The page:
Somato solves and animates the Soma cube puzzle invented by Piet Hein. Seven pieces made out of unit cubes must be assembled into a 3×3×3 cube. The pieces of the Soma cube consist of all possible combinations of four or fewer unit cubes, excluding all regular shapes (i.e., the 1×1×1, 1×1×2, 1×1×3, 1×1×4 and 1×2×2 cuboids). This leaves just one three-block piece and six four-block pieces.
Somato is Open Source and released under the terms of the GNU General Public License.
A bit of History
Somato originally began around 2003 as a Delphi programming task in a computer science class at school. However, after I had implemented the actual puzzle solver and thus practically finished the task, my tinkering habit got the better of me.
First, I started optimizing the puzzle solver algorithm. The very first working implementation took roughly three-quarters of an hour to complete on my old Pentium III clocked at 866 MHz. The current version finishes the same task within two hundredths of a second — on the same CPU. Nonetheless it’s still basically a brute force algorithm, even though some tricks are employed to cut down the number of iterations quite a bit.
After that my attention turned to OpenGL, and I started working on the animation of the puzzle. At this point Somato had definitely ceased to be a school project, as the original task didn’t even include a user interface at all. But don’t hold your breath, the result looks pretty mundane actually. I focused more on the implementation as I intended to learn OpenGL along the way. For real 3-D development I unfortunately lack the artistic talent. Anyway, somewhere in between the endless refactoring cycles I ported the whole thing to C++ and gtkmm, and continued development on Linux from then on.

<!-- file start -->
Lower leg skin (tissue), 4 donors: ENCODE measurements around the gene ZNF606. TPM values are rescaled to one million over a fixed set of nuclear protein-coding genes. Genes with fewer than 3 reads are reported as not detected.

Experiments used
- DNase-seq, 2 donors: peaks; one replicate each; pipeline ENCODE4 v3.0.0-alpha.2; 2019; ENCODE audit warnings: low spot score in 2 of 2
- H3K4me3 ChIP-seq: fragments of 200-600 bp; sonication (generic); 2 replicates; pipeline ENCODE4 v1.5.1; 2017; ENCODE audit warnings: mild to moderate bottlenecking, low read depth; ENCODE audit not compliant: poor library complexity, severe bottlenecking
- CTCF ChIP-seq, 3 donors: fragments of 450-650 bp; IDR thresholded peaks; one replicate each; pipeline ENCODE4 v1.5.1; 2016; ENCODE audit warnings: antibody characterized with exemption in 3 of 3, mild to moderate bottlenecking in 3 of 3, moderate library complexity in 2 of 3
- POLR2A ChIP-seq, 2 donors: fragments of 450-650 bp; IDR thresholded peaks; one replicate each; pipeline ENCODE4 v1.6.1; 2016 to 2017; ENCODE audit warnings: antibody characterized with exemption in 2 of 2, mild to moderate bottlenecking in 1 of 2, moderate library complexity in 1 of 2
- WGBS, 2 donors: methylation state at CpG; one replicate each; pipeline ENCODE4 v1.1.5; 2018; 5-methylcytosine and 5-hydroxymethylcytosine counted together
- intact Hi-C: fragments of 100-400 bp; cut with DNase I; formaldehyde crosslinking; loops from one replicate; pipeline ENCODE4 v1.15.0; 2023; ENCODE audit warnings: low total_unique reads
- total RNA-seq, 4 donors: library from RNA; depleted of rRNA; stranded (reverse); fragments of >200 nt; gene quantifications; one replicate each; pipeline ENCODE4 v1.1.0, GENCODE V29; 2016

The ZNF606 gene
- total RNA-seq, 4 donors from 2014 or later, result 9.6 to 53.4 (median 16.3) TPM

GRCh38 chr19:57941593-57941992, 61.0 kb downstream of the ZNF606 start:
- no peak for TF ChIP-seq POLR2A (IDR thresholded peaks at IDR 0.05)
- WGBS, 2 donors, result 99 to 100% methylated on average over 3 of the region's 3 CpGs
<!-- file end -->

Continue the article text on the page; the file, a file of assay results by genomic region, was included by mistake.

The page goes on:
Some time later I became interested in leveraging the SIMD instructions of modern CPUs. The result of my experiments was a floating-point vector class implemented with SSE intrinsics. Such an approach of object-oriented encapsulation doesn’t optimally reap the benefits of SIMD processing. But I really love encapsulation, and the task wasn’t well suited for the SoA approach anyway. Now I only need someone to donate me a PowerPC so that I can code an implementation for AltiVec…
So you want to try it out? Great! But please don’t expect too much. Somato doesn’t really have any productive value, and it’s not a game either. It’s just a small toy I personally grew attached to. You could use it for cheating with your wooden Soma cube though, if you have one. Anyway, here we go:
Binary Packages for Ubuntu 6.10
If you’re running Ubuntu 6.10 (Edgy Eft) you’re lucky, because the Debian packages were made just for you. If you’re not on AMD64 yet, I recommend to get the SSE-optimized package. Unless of course if your CPU is older than the Pentium III or Athlon XP.
These packages might also work on other Debian-based distributions, I haven’t tried. If not, or if you’re running something other than i386 or AMD64 anyway, you can build your own package. Just unpack the source tarball and run:
Voilà, there’s your binary package. Note that you don’t have to provide
any options to
configure, as it’s only needed to create the
Makefile to be able to use the
If you’re interested in seeing the source code of Somato, or if the binary packages don’t work for you, fetch the source tarball instead. Then build the binary as usual:
configure fails due to missing dependencies, just
resolve them and try again. If you’re building for i386, I recommend to run:
./configure CXXFLAGS='-g -O2 -march=pentium3 -mtune=generic -mfpmath=sse'
This makes the compiler produce code for Pentium III and compatible
CPUs, which in turn enables
the SSE intrinsics. The
availability of the intrinsics is then automatically detected by
You may also pass other flags more specific to your processor if you like. The
floating-point vector class in Somato will also happily take advantage of
SSE2 if available. Note
-mfpmath=sse is not strictly necessary, but I would
recommend it anyway. It tells the compiler to issue
SSE instructions for scalar
floating-point math. This is enabled by default on AMD64.
That’s about it. Enjoy!